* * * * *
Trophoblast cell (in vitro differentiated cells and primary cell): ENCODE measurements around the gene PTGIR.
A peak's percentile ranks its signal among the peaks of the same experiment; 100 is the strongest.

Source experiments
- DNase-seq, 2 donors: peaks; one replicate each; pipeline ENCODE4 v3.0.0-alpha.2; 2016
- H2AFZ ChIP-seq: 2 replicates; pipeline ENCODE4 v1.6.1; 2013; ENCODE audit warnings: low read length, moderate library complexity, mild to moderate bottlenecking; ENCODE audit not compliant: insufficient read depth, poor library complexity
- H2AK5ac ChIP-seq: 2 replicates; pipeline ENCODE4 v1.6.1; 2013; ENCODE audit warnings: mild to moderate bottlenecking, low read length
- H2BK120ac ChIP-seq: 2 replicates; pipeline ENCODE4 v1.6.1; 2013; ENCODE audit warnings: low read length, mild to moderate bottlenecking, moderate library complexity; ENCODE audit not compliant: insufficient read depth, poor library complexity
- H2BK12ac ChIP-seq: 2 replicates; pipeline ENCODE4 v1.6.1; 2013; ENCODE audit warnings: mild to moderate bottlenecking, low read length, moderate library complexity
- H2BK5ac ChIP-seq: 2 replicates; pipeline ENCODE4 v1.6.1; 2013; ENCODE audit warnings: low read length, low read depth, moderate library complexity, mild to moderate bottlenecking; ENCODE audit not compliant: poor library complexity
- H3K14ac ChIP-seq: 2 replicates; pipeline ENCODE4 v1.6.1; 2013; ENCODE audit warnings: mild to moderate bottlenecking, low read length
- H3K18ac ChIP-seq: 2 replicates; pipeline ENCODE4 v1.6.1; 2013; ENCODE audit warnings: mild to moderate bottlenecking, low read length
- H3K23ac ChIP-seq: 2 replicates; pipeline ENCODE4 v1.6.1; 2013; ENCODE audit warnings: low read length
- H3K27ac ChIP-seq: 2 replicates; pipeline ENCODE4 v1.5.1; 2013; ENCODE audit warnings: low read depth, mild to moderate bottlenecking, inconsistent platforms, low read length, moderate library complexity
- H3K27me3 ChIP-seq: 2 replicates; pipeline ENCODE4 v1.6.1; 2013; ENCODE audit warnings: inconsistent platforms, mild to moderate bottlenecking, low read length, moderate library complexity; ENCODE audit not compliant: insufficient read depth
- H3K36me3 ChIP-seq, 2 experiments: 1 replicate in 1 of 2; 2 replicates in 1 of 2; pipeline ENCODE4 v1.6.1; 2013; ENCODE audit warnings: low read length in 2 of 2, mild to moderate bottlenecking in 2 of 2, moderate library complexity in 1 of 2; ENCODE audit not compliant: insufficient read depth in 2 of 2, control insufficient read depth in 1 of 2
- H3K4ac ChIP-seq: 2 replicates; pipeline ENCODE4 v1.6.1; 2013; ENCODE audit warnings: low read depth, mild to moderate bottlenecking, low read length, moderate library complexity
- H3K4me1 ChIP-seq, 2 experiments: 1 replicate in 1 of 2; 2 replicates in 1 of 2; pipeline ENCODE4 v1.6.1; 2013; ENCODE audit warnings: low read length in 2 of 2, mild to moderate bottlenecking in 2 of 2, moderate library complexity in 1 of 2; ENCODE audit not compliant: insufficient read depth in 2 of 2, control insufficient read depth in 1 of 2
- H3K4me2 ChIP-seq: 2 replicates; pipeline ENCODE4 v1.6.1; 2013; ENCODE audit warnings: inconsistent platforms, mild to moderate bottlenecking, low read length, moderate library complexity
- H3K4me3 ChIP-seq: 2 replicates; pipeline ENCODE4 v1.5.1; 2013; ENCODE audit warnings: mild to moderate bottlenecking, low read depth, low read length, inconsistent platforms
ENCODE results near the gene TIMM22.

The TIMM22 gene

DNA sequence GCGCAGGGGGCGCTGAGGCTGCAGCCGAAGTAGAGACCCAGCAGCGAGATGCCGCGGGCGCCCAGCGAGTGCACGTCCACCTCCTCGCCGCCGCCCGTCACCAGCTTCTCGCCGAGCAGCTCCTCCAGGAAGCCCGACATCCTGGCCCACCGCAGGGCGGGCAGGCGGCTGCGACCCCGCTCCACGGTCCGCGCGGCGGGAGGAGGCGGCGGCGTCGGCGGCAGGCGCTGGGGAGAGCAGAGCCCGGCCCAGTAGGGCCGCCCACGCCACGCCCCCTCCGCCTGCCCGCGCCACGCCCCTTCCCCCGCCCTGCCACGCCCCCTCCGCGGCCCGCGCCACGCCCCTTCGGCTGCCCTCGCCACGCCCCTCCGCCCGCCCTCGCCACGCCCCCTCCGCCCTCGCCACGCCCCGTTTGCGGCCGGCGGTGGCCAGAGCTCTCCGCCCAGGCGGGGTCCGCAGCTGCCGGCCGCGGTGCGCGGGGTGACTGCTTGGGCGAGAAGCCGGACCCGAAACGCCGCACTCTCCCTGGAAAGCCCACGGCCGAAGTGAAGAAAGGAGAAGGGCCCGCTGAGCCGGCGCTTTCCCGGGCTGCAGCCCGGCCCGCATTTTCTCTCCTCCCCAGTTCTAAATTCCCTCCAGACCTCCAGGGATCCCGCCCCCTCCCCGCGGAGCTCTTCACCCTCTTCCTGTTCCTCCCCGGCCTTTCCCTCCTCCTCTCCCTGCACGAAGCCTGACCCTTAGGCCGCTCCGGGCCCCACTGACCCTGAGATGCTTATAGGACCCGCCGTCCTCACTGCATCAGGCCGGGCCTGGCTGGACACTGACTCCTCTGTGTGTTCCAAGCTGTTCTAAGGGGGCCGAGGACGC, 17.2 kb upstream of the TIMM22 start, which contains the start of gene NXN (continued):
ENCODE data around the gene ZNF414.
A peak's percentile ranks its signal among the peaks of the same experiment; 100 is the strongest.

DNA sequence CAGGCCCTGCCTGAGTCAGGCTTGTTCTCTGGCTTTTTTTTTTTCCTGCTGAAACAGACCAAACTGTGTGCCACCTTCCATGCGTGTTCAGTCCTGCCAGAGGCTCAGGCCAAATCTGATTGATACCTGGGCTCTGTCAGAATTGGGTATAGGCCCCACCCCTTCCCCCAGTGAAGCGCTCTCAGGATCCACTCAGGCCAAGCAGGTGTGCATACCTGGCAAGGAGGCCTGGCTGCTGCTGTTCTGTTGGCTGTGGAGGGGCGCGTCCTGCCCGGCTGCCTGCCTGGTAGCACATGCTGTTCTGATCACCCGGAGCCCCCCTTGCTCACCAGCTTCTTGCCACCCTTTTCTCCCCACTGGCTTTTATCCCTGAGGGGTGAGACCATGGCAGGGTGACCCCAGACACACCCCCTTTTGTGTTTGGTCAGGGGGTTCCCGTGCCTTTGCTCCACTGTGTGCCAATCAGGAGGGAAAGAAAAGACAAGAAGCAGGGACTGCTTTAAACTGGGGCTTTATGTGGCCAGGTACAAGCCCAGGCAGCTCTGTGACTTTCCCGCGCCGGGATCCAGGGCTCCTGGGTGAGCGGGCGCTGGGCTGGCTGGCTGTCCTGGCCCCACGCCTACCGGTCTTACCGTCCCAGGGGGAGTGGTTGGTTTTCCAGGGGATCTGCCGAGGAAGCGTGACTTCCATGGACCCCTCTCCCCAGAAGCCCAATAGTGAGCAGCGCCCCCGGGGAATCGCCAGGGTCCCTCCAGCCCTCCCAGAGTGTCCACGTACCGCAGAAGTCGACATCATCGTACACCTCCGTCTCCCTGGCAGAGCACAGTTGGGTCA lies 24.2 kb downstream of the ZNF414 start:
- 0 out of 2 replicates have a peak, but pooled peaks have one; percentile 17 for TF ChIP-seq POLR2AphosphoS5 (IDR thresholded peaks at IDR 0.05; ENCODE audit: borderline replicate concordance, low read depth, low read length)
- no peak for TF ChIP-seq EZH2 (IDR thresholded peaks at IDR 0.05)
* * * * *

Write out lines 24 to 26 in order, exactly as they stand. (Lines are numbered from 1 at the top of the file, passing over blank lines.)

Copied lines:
A peak's percentile ranks its signal among the peaks of the same experiment; 100 is the strongest.

DNA sequence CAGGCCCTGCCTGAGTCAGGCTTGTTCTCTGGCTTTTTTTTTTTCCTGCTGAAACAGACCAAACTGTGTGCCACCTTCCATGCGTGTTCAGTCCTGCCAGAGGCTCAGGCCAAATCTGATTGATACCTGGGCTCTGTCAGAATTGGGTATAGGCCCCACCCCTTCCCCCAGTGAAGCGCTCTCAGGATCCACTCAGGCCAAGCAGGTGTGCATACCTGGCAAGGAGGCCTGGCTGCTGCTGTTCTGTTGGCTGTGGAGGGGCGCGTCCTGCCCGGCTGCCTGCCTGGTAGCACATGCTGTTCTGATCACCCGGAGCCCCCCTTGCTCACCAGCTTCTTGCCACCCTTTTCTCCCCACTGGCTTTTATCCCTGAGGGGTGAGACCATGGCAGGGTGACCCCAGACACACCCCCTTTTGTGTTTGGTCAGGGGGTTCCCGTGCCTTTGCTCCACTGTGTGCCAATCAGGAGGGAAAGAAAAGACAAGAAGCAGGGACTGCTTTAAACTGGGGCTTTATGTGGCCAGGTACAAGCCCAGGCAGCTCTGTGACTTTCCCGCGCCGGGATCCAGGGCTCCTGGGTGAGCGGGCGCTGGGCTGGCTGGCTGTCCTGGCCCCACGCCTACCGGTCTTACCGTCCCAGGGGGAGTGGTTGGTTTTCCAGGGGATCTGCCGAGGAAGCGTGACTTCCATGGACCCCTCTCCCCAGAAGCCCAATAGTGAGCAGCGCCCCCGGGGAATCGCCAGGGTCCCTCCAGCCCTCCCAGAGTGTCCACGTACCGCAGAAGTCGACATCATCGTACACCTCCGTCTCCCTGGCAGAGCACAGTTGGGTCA lies 24.2 kb downstream of the ZNF414 start:
- 0 out of 2 replicates have a peak, but pooled peaks have one; percentile 17 for TF ChIP-seq POLR2AphosphoS5 (IDR thresholded peaks at IDR 0.05; ENCODE audit: borderline replicate concordance, low read depth, low read length)